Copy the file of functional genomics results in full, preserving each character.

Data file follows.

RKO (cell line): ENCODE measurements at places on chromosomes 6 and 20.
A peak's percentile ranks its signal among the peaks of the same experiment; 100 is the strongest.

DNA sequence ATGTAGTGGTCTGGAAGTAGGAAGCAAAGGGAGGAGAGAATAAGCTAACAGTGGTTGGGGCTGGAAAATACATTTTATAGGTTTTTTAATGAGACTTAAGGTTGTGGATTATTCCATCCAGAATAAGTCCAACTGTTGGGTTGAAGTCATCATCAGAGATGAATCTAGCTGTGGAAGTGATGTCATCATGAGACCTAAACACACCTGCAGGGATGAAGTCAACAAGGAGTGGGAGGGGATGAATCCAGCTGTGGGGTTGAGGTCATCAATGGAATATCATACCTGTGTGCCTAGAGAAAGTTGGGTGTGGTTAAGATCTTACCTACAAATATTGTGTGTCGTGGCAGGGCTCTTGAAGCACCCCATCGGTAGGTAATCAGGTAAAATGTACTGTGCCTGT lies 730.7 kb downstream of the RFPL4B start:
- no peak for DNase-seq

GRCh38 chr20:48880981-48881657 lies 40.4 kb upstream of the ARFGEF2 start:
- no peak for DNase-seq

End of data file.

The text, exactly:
RKO (cell line): ENCODE measurements at places on chromosomes 6 and 20.
A peak's percentile ranks its signal among the peaks of the same experiment; 100 is the strongest.

DNA sequence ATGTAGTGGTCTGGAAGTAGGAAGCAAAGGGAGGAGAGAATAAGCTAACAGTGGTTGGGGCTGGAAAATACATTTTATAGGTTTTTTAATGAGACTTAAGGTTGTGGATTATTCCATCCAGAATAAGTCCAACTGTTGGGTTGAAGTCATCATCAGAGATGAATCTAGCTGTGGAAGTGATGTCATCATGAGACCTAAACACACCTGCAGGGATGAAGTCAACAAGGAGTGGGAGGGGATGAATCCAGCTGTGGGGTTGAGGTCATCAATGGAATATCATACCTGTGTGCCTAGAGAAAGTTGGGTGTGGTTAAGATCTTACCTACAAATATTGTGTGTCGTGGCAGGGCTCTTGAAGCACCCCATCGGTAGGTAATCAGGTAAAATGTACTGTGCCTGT lies 730.7 kb downstream of the RFPL4B start:
- no peak for DNase-seq

GRCh38 chr20:48880981-48881657 lies 40.4 kb upstream of the ARFGEF2 start:
- no peak for DNase-seq